This “combat paper” has been created from a batch of completely recycled military uniforms. Just a day earlier, it might have been someone’s “camos,” cut apart into postage stamp-sized pieces, which were then put into a special portable pulping machine, then beaten into pulp and made into paper.

In a room just off GFS’ education gallery, one can see examples of paper made from Air Force “Blues,” Army fatigues, and Marine Corps utilities from the Vietnam War, U.S. Marine Corps digital desert camouflage, or “camos,” Surgical technician’s scrubs from the conflict in Mogadishu, Somalia, circa 1993, a Vietnam-era U.S. Army class-A uniform, and (outstanding in its Mr. Clean whiteness) a 1950s-era Navy officer’s dress whites. All of these uniforms have been transformed into pieces of thick paper in a variety of hues.

In a scrapbook that contains a variety of artwork by past participants of CPNJ, there is a nicely rendered linoleum block print of a pensive Marine and his Vietnam-era gear, walking through a patch of elephant grass that towers over him.

This particular piece was created by New Jersey native and Marine Corps veteran Walt Nygard, who first came to CPNJ about five years ago to work out his memories and thoughts left over from his time in Vietnam, circa 1969-’70.

Now Nygard is a busy employee, traveling around the eastern U.S. to help facilitate the CPNJ workshops, and keeping the much-used papermaking machinery humming, among other duties.

He says he always loved drawing and studied art for a while but had never done any printmaking — definitely not with handmade paper, and certainly not from paper he had crafted himself, from his own cotton utilities.

“It just really took off for me,” Nygard says. “I really enjoyed making the paper, making the art, and it’s turned into the best job I’ve ever had. We’ve been all over. We’ve gone to Washington, D.C., to the Walter Reed (Army) Medical Center, to Bethesda (Naval Hospital), to various colleges in New Jersey, even to the Haystack Mountain School of Crafts in Maine.”

Some of the completed CPNJ art contains poetry and text as well as visual design. A visitor sees artwork incorporating the phrase “Shock and Awe,” someone’s reflection that “I’m the only thing I’m afraid of,” as well as the quirky “Parasoup DuJour,” an illustration featuring a pan of soup dangling from a parachute.

In a room adjacent to the workshop space, the portable pulping machine nicknamed “Proud Mary” is grinding away, beating a Cold War-era Air Force uniform into bluish-gray pulp.

On the floor nearby is a large plastic container of little squares, the cut rag that was once an assortment of uniforms, ready for “Proud Mary” to do its thing, and make a new batch of pulp.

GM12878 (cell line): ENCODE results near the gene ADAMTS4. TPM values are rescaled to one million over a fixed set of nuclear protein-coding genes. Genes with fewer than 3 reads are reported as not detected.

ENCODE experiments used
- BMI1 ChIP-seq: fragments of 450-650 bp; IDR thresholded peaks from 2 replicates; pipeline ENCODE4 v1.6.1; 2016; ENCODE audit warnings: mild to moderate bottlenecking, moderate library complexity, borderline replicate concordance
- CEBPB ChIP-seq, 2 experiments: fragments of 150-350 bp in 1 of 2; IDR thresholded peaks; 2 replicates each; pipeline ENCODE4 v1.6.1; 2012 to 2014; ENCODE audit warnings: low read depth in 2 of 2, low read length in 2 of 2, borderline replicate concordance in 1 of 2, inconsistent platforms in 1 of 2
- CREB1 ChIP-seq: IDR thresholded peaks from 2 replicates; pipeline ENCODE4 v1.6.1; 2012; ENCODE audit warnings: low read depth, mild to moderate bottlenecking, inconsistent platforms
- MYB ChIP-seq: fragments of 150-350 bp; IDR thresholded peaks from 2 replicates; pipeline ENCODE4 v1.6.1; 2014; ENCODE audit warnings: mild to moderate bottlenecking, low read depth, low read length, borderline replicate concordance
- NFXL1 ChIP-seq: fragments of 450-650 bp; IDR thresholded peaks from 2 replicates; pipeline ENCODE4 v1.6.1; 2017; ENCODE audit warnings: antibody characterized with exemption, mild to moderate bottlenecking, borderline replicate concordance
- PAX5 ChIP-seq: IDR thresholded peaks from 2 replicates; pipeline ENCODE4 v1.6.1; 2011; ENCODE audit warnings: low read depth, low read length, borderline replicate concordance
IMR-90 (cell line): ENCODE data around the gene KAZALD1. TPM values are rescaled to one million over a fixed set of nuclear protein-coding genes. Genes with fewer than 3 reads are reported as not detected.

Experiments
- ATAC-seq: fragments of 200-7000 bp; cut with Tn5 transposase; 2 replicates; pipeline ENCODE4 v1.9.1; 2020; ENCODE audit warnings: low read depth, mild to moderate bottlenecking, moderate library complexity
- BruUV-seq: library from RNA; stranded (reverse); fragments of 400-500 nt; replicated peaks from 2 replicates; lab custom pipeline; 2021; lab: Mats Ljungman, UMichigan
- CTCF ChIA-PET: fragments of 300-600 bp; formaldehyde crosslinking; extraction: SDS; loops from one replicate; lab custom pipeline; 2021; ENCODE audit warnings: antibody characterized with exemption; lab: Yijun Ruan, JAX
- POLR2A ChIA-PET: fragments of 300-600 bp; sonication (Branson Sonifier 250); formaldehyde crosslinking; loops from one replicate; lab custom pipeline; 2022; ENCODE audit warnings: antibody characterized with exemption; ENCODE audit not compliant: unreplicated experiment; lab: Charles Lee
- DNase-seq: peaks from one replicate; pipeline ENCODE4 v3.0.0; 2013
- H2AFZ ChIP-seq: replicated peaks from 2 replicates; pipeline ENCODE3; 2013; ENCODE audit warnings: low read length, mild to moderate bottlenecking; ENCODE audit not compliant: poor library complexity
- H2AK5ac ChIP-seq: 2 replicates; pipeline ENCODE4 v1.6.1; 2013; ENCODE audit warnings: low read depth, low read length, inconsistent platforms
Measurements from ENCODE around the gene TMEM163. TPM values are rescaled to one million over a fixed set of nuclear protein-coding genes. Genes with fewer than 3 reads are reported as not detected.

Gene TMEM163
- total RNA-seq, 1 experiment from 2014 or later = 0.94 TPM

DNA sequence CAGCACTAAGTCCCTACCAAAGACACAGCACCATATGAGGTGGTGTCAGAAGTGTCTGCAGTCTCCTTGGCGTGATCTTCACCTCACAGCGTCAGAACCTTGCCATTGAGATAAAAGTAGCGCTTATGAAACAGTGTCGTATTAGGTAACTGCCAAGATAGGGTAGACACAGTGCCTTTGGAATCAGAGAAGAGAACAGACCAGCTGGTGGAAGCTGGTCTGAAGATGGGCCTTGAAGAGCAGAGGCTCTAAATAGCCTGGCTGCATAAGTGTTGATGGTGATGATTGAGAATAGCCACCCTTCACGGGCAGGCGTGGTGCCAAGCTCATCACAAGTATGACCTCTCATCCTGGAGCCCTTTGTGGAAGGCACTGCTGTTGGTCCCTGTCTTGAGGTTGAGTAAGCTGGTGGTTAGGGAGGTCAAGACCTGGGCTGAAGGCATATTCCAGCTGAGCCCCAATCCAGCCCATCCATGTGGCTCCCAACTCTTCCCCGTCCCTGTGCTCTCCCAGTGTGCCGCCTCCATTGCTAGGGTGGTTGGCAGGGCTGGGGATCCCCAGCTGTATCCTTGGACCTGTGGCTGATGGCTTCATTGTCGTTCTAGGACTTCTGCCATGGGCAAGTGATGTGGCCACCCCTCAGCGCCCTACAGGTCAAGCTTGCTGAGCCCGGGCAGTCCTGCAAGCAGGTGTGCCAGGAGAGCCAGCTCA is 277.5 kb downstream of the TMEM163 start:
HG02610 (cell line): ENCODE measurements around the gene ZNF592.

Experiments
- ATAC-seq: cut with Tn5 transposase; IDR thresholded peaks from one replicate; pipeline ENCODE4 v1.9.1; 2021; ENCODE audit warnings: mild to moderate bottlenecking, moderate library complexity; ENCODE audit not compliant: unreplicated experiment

Long before the cloth goes into the pulper, “Everything has to go,” Nygard says. “All the seams, the hems, the insignia, buttons, zippers, the Velcro on the modern uniforms, it all has to be made into flat little pieces. They go in the beater, and if it’s 100 percent cotton, it goes in straight.”

“When we start a week of workshops, the first thing I do is put in a batch of pulp because we need it non-stop,” he says. “This week we brought four buckets of pulp, and we’re making more. It’s a non-stop process. Most uniforms get thrown in together and it’s called ‘community pulp,’ but if a veteran comes in with his/her uniform and wants to do a specific art project, we’ll make a dedicated batch from their uniforms and make sheets of paper for whatever they’re working on.”

“We have a ton of uniforms, but we could always use more,” Nygard continues. “I have so many of them in my basement, and they’ve been sent from all over and from many different wars, including World War II.”

The staff and volunteers at CPNJ prefer 100 percent cotton because it creates premium paper. The polyester and synthetic blends that make up the more modern uniforms need to have cotton additives to break them down into the best pulp for papermaking.

Now the pulp is ready, and it is poured into a vat and taken to the room where the papermaking is in process. Participants use a mould and deckle — a humble papermaking tool that resembles a picture frame — to pull sheets.

The batch of almost-ready pulp is a blue-gray puree, with little bits of soap suds popping up here and there.

“When you beat up these uniforms you get residual soap and detergent, dirt that might still be in the uniform,” Nygard says. “Some of the uniforms have barely been worn. Others have been worn to the point where you can smell them.”

Nygard reflects that he and Keefe have heard some negativity about the program, especially the aspect of deconstructing the uniforms. Certain detractors have complained that taking apart the uniforms is a kind of desecration.

Not so, Nygard says. “Nobody has more respect for these uniforms than we do.”

Combat Paper Project, Education Gallery, Grounds For Sculpture, 80 Sculptors Way, Hamilton. Saturday, August 13, through Sunday, October 2. Free with park admission, $18. 609-586-0616 or